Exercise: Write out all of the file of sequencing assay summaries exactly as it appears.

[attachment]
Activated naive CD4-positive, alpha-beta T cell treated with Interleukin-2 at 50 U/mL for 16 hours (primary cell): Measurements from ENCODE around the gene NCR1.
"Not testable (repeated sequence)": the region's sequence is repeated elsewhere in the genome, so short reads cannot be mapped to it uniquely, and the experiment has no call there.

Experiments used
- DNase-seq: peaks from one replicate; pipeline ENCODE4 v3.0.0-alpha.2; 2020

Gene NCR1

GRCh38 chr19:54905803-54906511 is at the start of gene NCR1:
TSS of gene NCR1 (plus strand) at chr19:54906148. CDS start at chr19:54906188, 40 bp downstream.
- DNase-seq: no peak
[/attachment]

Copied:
Activated naive CD4-positive, alpha-beta T cell treated with Interleukin-2 at 50 U/mL for 16 hours (primary cell): Measurements from ENCODE around the gene NCR1.
"Not testable (repeated sequence)": the region's sequence is repeated elsewhere in the genome, so short reads cannot be mapped to it uniquely, and the experiment has no call there.

Experiments used
- DNase-seq: peaks from one replicate; pipeline ENCODE4 v3.0.0-alpha.2; 2020

Gene NCR1

GRCh38 chr19:54905803-54906511 is at the start of gene NCR1:
TSS of gene NCR1 (plus strand) at chr19:54906148. CDS start at chr19:54906188, 40 bp downstream.
- DNase-seq: no peak